“They can continue for quite a long time, considering that defending troops suffer far fewer casualties than those attacking,” he told The Moscow Times.
If captured, Avdiivka would be the first major city taken by the Russian army since the conquest of Bakhmut in May 2023 and it carries a strong political significance for the Kremlin.
In practical terms, by capturing the town, Russian forces would push the frontline further from Donetsk, thus potentially reducing Ukrainian shelling on the Russia-held city.
Not far from Avdiivka, fierce fighting continues in the western suburbs of Donetsk city, with Russian troops having reached the eastern part of the village of Heorhiivka.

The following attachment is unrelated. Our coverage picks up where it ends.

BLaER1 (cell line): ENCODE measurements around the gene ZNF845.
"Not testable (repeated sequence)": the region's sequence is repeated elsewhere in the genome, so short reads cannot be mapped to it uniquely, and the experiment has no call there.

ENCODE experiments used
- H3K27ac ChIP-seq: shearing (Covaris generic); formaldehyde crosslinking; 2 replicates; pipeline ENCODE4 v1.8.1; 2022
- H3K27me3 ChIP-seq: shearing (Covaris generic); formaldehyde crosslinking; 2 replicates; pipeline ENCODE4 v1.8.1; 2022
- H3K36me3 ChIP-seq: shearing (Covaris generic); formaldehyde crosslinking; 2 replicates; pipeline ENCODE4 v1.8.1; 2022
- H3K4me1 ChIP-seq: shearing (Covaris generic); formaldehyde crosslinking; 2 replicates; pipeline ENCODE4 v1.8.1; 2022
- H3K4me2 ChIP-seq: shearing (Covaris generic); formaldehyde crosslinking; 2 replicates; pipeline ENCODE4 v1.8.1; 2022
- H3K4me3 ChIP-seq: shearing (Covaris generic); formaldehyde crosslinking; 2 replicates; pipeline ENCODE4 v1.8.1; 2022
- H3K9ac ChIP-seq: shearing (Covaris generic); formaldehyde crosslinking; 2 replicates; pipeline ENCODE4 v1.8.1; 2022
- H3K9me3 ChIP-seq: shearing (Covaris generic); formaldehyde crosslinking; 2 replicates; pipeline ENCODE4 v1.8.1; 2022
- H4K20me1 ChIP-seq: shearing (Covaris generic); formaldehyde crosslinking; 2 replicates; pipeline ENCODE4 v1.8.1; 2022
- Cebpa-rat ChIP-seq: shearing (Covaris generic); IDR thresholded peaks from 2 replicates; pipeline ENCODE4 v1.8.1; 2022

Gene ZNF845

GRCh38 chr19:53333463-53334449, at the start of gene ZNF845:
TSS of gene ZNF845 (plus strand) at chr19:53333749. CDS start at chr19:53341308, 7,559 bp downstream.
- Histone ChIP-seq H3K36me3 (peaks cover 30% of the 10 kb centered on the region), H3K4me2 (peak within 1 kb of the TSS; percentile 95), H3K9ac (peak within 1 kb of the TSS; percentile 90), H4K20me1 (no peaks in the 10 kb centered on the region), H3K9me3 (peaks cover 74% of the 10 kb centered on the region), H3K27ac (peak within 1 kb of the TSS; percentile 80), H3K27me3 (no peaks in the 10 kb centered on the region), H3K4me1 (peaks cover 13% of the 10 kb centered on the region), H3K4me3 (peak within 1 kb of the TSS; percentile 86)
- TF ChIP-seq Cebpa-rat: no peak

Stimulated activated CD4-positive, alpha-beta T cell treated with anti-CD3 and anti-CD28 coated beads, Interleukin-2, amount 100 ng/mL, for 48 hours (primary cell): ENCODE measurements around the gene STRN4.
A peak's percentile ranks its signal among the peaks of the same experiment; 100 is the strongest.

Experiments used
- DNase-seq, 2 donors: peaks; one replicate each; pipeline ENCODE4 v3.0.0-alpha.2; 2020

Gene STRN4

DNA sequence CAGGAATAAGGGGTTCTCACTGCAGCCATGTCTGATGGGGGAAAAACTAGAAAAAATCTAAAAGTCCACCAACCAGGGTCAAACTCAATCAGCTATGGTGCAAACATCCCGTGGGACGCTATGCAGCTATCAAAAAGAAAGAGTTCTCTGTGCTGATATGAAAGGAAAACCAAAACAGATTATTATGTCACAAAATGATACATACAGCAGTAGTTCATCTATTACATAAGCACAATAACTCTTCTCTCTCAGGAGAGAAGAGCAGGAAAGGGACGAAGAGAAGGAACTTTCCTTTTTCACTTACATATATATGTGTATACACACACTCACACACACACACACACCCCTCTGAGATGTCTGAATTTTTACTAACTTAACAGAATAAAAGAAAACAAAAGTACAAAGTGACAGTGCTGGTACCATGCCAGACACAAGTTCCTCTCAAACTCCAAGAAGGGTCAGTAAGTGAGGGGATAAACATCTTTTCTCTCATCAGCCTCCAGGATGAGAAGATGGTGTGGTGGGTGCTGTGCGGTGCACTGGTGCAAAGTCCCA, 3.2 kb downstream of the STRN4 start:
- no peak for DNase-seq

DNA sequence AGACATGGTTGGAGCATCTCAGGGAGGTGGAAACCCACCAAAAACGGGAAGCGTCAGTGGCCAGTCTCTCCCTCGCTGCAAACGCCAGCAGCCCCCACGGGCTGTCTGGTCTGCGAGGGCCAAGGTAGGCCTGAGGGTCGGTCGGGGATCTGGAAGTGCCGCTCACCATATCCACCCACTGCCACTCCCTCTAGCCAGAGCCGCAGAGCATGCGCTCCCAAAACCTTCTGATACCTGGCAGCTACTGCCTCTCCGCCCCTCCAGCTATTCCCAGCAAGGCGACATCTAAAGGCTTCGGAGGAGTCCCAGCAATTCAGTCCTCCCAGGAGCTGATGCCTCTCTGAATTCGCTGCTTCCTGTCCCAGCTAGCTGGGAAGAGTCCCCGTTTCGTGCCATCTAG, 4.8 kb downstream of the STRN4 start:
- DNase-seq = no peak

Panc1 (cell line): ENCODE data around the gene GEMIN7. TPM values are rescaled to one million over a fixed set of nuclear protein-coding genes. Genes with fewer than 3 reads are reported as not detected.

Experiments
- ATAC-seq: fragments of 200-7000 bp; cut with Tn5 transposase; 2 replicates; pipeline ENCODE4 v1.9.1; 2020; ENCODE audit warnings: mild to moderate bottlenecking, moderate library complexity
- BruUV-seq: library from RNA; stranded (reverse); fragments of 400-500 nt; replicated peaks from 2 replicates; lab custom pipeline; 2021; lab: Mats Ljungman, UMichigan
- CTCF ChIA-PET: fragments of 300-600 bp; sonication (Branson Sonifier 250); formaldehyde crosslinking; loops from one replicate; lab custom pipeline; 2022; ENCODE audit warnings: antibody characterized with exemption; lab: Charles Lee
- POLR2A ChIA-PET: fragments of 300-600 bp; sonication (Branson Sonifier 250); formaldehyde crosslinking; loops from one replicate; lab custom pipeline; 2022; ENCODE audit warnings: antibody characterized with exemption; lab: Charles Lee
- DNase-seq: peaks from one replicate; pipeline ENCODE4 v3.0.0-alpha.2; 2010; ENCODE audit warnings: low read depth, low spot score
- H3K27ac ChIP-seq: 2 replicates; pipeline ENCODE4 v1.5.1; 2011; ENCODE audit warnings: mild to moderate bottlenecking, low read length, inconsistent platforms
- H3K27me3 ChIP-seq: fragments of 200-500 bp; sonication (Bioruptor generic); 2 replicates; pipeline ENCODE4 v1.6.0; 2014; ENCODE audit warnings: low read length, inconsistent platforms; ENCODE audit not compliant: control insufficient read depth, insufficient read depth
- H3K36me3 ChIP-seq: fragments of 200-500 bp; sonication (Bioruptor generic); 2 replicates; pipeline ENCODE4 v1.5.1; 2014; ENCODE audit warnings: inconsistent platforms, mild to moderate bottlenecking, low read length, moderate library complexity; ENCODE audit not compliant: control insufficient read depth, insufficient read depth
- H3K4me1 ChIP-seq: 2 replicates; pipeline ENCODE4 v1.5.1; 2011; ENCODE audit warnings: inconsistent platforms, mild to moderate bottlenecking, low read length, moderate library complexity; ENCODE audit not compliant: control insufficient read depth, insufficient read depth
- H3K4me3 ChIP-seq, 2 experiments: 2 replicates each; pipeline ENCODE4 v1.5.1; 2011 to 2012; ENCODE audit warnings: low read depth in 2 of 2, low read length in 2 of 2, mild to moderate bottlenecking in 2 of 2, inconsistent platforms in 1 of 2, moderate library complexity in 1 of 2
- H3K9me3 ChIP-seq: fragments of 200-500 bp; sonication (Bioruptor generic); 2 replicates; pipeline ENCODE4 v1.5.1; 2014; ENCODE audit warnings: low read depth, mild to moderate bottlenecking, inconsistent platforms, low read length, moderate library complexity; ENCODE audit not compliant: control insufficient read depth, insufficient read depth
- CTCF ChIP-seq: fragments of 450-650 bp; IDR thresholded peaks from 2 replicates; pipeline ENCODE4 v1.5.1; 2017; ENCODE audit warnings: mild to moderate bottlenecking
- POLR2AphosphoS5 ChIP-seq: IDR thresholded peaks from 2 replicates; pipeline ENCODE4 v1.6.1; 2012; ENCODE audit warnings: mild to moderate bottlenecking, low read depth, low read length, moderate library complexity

Since last summer’s Ukrainian counteroffensive achieved minor results near Bakhmut, Russian forces have retaken the initiative and redirected their efforts westward towards the city of Chasiv Yar.
In recent weeks, they have managed to advance in the villages of Bohdanivka, Ivanivske and Klishchiivka, respectively in the west, northwest and southwest of Bakhmut.
Analysts said that Russian progress toward Chasiv Yar is hindered by the challenging terrain, with Ukrainian defensive positions strategically located on higher ground.
“After pushing the Ukrainian forces [onto] those hills, their [Russia’s] offensive has stalled,” Kuznets said.
Ukrainian forces have had months to strengthen their defense lines between Bakhmut and Chasiv Yar, Abishev said.
“The threat to Chasiv Yar was much more serious when Russia had just conquered Bakhmut,” the analyst noted.
Russian troops are pushing west, aiming to reach the Oskil River and capture Kupiansk, an important communication hub that was liberated by Ukrainian troops in late 2022.